At a recent Dharma Talk, Zen Master Seung Sahn was asked what elements contribute to make a meditation practice strong and clear. He answered:
“True meditation comes from true cognition; true cognition comes from true meditation.
There are many schools of meditation in the United States. Some meditations use breathing awareness, some focus on sound, smell, vision, or body practices to build strong concentration. Very good feeling. This is “very good feeling” meditation, but it can miss the true way. Meditation can control anger and desire, and this feels good. But why do you want this good feeling? This is very important. Meditation means not-moving mind, but meditation alone is not enough. Good feeling, then what? For correct meditation, you must find correct cognition.
Cognition means understanding. But cognition alone cannot control your mind and body. What is truth? Many people can talk about this, they can tell other people what to do, but in their day to day life they cannot live their understanding. They are hindered by their thinking, their anger, their desire. Many people have clever speech, but only clever speech is not enough. Only cognition, without practicing, is dry cognition. Without both correct meditation and correct cognition, you cannot find your true self.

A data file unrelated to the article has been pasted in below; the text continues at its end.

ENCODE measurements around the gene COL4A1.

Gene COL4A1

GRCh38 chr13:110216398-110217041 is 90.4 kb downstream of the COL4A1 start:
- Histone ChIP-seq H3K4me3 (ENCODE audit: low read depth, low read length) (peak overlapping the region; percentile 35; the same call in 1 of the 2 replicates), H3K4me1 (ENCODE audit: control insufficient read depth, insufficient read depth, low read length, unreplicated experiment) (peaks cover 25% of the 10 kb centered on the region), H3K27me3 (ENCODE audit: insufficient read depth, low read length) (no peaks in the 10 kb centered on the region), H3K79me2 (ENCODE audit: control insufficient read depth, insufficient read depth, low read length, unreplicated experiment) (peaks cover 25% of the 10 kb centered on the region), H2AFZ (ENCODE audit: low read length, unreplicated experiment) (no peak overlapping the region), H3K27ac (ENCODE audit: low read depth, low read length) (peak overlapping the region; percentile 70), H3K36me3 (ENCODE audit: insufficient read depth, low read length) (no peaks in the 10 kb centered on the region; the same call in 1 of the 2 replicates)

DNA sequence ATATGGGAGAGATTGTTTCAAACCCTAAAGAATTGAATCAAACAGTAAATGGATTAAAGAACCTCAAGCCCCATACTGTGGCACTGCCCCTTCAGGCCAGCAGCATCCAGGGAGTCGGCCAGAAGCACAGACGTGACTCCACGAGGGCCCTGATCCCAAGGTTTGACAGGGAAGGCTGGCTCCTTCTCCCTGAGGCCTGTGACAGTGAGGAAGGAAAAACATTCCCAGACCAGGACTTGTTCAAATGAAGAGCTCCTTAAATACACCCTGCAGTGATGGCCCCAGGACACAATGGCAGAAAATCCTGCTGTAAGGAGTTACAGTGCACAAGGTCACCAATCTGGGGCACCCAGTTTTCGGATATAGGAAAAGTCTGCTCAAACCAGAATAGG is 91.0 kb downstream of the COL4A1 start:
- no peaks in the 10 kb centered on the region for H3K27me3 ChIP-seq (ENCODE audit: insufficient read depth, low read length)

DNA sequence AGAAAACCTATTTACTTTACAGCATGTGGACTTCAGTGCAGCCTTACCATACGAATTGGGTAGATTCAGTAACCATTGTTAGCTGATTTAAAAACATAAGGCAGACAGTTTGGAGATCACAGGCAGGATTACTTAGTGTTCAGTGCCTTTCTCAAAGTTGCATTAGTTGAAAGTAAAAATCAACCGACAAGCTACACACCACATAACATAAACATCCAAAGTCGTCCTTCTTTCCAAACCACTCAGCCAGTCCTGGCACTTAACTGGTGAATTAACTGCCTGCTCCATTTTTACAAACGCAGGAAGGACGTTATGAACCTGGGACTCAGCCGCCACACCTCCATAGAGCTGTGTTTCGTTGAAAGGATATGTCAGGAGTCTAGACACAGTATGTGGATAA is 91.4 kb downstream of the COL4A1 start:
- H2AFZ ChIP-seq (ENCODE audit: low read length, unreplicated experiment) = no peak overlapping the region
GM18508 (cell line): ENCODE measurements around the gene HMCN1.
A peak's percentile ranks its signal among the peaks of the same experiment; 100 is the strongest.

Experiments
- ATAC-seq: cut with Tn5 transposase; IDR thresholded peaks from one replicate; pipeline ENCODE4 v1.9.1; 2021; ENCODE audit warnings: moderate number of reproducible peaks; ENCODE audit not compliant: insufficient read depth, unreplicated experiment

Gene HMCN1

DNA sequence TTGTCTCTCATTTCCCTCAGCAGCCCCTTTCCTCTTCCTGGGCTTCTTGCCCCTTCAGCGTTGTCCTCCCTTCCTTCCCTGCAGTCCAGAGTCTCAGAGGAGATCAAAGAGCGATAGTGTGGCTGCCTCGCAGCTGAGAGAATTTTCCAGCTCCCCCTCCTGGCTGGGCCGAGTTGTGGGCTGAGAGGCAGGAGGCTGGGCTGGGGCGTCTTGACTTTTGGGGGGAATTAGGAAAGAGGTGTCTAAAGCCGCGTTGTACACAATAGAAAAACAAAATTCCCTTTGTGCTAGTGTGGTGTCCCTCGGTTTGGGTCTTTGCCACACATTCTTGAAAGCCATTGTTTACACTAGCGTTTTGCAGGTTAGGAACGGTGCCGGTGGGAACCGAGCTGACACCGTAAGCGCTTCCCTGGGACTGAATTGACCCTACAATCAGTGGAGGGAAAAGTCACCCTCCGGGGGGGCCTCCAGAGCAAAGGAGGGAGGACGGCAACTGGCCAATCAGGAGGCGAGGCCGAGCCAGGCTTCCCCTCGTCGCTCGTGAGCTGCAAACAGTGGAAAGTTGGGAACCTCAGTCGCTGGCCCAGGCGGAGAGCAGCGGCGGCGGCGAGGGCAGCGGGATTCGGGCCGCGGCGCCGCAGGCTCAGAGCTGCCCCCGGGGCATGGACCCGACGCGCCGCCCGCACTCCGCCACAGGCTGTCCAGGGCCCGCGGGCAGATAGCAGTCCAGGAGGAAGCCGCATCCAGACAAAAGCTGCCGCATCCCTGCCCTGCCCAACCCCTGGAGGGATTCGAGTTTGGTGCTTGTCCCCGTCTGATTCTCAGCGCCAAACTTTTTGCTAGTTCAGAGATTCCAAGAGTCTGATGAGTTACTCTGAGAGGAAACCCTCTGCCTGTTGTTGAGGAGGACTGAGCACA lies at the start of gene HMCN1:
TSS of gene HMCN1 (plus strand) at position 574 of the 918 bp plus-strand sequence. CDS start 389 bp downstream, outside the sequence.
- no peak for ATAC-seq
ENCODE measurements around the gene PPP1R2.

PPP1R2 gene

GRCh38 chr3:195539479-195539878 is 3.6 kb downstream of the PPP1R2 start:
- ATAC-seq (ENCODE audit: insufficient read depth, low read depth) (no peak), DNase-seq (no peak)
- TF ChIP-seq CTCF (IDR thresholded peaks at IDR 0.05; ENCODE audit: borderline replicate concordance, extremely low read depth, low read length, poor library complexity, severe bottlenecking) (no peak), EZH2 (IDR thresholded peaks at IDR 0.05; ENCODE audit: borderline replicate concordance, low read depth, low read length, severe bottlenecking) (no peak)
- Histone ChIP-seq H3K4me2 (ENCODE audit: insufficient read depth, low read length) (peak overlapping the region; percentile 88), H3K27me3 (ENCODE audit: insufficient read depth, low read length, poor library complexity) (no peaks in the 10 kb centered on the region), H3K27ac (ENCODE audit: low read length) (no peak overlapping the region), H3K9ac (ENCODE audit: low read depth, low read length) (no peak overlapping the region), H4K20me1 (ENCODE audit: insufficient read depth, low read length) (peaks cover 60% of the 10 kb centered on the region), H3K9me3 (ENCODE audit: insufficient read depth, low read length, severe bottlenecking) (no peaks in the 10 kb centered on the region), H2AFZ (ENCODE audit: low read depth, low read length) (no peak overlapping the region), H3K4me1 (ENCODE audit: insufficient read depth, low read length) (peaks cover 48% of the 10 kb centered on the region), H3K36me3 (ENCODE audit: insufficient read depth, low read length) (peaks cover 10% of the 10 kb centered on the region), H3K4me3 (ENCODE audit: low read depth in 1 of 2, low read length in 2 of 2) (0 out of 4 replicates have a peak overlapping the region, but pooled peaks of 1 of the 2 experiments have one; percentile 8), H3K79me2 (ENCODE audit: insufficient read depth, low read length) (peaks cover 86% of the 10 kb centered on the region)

When not-moving mind and understanding come together, this is Zen. This is clear mind, not dependent on feeling or words, not dependent on anything. Clear mind means keeping a mind that is clear like space, clear like a mirror. Red comes, red. Yellow comes, yellow.”
Another student said, “Lin Chi Zen Master answered every question with, ‘Katz!’ Is this true meditation or true cognition?”
Seung Sahn Soen Sa answered, “Why do you ride around on the bone of space?”
The student answered, ”What does this mean?”
Seung Sahn Soen Sa hit him thirty times.